Unearthing Family Secrets: A review of ‘Hao Are You?’ (2023)
By Princess Kinoc
What does it mean to be a stranger in your own family? This is perhaps the usual predicament that immigrants face. What more if the reason for leaving your country involves one of the most horrific and documented wars of the world, and find out that that is only the tip of the iceberg...?
In Hao Are You, documentarian Dieu Hao Do takes us on a journey of self-discovery through the eyes and words of his mother’s family.
Hao is a German filmmaker of Vietnamese descent. He doesn’t have blue eyes and blonde hair, but he speaks Deutsch fluently that it almost makes you wonder if it was just dubbed into his own voice whenever he appears in this documentary. Fifty years after his family left Vietnam, he tries to uncover the mystery of his family’s secrets. Why hasn’t he been able to speak to his uncles and aunts for more than two to three decades? Why are they scattered across different continents? If there is to blame, is it Communism or his mother? The many complex layers this film has tackled makes it a political and personal problem that many can resonate with.
It would be silly to forget about the Vietnam War. Its origins and failure seem to echo to this day with many traumatized civilians and war veterans, but perhaps the most harrowing of it all is the many displaced South Vietnamese who once had lived in this small country, bearing a lavish lifestyle, meek and diligent. Gold was prevalent in each Vietnamese household before the war with most families owning businesses and was part of the global trade. “One of my youngest memories is of my mother and my aunts and uncles counting gold.”, quips Hao. Once the Communists took over Saigon, most of their luxuries were confiscated and those who attempted to escape were imprisoned, including his mother and her siblings. When asked why they wanted to leave, one of his aunts called Little Aunt answered, “because this country no longer makes me happy.” Gold was even the mode of payment his family had used to escape by boat and into different refugee ships across the globe. One of those were ships that led his mother and his father to Germany, while one of his aunts and his uncles took those that led them to Hongkong and the US.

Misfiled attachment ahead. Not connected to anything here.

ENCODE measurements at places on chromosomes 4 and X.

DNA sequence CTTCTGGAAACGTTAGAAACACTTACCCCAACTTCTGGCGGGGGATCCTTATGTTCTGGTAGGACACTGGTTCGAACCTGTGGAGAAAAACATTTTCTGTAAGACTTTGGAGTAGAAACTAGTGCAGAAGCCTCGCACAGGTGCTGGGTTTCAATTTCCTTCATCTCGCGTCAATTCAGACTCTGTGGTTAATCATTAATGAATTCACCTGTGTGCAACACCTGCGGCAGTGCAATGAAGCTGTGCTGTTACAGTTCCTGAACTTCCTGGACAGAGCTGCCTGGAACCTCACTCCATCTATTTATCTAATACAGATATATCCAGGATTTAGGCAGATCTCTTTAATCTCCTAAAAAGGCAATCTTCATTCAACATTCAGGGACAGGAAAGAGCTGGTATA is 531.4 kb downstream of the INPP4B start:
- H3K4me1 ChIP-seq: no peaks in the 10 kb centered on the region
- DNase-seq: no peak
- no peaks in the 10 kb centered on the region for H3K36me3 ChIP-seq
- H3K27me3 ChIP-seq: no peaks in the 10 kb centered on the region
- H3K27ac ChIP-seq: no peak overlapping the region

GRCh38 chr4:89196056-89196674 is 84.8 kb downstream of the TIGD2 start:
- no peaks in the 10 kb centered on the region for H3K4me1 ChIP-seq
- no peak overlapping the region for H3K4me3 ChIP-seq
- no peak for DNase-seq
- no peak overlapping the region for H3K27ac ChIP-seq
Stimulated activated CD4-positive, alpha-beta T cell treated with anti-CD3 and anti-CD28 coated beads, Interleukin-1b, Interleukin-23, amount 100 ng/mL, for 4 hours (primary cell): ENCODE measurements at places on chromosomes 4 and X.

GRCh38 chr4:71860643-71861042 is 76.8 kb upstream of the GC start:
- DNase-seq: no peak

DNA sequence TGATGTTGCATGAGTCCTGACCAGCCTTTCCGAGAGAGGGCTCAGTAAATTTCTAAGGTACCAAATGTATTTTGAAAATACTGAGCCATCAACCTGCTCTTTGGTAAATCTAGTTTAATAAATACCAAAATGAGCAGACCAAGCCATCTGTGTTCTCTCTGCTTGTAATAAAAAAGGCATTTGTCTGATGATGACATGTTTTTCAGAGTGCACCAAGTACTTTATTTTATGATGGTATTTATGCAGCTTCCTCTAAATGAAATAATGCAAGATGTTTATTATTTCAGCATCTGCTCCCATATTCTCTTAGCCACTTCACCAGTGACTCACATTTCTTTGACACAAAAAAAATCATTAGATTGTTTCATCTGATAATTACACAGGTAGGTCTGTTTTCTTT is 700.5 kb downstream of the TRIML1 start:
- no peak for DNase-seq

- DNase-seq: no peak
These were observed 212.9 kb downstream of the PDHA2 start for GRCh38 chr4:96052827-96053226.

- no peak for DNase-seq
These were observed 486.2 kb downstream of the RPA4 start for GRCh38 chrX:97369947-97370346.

In Hao’s personal journey, we witness his struggle to reconcile his German upbringing with his Vietnamese heritage, a quest for an elusive vision of a perfect family like those from Modern Family where everyone seems to be accepting and forgiving of each other. His dedication to complete this film to hopefully reunite all seven of his mother’s siblings serves as a powerful testament to the enduring scars of war which can persist through generations, affecting families in profound and unexpected ways. Then again, war is just a part of the conflict.
At times, Hao Are You is difficult to watch for the persistent conflicts between siblings, due in fact to the strong Chinese cultural influences on first-generation Vietnamese families. The film unveils a tapestry of ideals that shape the upbringing of Hao’s mother’s family, favoring first-born children and the impact of physical attractiveness over solidarity in their family. These revelations serve as a profound reminder that the echoes of heritage continue to reverberate through generations shaping family dynamics in ways both subtle and profound.
Despite this, Hao closes the film on a positive note in which he hopes that if not now, maybe someday all siblings will reunite. Hao Are You is a compelling and thought-provoking work that not only broadens our understanding of the immigrant experience but challenges us to reflect on the intricate web of traditions, expectations, and love that binds all families together.